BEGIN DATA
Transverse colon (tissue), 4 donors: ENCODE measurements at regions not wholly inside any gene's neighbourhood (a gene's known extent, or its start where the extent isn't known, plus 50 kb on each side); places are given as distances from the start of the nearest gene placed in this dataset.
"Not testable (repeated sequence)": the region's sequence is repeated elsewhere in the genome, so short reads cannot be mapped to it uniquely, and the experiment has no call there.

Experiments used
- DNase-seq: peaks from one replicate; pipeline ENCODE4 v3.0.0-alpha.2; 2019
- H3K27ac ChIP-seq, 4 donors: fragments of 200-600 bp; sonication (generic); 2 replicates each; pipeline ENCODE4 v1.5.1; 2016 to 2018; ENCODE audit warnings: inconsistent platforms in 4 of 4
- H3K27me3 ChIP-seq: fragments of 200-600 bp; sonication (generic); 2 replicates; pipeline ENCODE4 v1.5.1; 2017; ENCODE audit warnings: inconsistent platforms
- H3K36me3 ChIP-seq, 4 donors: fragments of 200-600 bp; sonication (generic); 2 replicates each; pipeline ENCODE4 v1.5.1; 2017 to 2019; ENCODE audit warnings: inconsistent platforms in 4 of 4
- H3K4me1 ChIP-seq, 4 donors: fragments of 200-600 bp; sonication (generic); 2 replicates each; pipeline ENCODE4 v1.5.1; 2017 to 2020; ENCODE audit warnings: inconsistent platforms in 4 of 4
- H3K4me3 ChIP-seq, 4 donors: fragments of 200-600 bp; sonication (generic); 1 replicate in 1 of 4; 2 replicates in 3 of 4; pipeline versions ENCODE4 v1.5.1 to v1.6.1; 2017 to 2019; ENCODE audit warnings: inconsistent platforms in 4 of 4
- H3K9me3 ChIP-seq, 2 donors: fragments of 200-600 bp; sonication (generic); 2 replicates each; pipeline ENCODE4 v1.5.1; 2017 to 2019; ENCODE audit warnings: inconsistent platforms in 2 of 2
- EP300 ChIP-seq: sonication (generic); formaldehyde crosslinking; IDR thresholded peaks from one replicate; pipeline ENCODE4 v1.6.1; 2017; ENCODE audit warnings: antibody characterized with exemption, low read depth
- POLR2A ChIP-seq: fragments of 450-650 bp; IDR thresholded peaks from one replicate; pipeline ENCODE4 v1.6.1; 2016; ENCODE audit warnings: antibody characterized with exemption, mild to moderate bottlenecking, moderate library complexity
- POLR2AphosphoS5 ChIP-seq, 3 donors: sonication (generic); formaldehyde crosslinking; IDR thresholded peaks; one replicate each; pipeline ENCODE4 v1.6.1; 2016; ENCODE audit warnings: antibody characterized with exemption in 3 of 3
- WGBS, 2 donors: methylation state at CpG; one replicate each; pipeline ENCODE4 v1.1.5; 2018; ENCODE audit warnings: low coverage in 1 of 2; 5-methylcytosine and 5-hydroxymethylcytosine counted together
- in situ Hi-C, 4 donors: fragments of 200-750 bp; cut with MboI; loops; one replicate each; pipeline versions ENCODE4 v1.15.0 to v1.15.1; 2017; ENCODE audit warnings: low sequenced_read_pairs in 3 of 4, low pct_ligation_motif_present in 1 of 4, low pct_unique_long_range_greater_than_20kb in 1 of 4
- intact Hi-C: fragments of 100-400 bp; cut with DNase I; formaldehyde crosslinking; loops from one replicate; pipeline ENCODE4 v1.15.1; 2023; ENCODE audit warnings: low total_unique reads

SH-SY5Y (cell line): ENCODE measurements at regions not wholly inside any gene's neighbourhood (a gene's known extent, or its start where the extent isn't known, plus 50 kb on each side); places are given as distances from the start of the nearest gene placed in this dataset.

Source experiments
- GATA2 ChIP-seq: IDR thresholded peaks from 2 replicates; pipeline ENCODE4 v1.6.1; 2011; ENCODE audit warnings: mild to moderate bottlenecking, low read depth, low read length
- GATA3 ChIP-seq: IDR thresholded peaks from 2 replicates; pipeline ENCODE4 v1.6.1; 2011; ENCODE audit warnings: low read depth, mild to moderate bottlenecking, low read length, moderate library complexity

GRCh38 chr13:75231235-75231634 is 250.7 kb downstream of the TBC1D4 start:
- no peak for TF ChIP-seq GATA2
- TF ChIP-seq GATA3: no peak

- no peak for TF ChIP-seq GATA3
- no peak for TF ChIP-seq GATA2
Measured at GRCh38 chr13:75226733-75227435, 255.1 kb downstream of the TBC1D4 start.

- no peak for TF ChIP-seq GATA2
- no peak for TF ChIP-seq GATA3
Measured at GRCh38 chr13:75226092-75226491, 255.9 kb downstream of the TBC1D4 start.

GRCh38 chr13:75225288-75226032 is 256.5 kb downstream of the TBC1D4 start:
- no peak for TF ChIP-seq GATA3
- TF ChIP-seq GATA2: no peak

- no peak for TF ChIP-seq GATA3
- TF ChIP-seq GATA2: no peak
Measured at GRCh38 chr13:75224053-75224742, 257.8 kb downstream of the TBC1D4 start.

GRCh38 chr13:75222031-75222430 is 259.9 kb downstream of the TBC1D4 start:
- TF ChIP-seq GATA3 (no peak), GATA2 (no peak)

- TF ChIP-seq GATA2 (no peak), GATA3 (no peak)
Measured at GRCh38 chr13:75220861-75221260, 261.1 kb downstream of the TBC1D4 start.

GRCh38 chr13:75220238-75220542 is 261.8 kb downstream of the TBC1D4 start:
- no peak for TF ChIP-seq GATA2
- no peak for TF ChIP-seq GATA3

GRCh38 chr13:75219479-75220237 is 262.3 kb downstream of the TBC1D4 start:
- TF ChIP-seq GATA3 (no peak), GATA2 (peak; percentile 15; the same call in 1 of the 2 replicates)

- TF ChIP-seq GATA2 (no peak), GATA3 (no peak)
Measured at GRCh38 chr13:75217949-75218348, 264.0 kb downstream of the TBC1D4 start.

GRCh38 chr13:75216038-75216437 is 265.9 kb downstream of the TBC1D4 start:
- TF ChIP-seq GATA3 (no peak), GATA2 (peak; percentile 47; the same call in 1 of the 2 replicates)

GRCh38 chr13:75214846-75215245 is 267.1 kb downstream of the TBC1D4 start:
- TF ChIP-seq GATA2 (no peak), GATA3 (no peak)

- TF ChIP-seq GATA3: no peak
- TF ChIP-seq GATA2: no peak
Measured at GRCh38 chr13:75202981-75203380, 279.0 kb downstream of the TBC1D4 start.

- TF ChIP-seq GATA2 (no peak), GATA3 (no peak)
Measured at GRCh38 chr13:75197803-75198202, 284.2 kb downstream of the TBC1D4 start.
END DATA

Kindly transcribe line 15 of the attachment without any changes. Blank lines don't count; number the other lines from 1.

- in situ Hi-C, 4 donors: fragments of 200-750 bp; cut with MboI; loops; one replicate each; pipeline versions ENCODE4 v1.15.0 to v1.15.1; 2017; ENCODE audit warnings: low sequenced_read_pairs in 3 of 4, low pct_ligation_motif_present in 1 of 4, low pct_unique_long_range_greater_than_20kb in 1 of 4